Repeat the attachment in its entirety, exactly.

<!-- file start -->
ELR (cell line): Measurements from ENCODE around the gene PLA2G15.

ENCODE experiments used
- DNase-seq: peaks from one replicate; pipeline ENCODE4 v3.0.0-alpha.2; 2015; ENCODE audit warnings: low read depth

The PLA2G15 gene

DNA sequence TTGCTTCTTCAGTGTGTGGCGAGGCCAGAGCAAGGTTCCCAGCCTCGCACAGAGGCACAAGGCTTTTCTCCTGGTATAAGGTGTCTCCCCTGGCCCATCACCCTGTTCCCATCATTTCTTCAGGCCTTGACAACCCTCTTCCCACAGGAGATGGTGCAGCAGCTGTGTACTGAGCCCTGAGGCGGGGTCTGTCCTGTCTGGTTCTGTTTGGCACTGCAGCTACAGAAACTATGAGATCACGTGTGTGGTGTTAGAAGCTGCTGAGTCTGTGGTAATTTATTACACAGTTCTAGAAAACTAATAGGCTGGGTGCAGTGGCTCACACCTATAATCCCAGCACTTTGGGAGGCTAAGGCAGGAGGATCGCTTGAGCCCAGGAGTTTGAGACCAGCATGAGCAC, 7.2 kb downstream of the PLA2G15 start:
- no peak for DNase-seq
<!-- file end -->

ELR (cell line): Measurements from ENCODE around the gene PLA2G15.

ENCODE experiments used
- DNase-seq: peaks from one replicate; pipeline ENCODE4 v3.0.0-alpha.2; 2015; ENCODE audit warnings: low read depth

The PLA2G15 gene

DNA sequence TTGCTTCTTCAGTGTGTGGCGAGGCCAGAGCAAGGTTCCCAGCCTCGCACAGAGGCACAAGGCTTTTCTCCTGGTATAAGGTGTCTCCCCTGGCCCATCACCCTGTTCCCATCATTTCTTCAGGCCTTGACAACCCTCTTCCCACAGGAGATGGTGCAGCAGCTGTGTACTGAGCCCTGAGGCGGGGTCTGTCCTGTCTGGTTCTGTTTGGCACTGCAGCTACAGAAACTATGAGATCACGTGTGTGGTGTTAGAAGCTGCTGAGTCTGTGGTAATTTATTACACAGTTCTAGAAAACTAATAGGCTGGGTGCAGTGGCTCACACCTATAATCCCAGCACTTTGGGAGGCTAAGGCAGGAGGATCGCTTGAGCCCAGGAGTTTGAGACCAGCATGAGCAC, 7.2 kb downstream of the PLA2G15 start:
- no peak for DNase-seq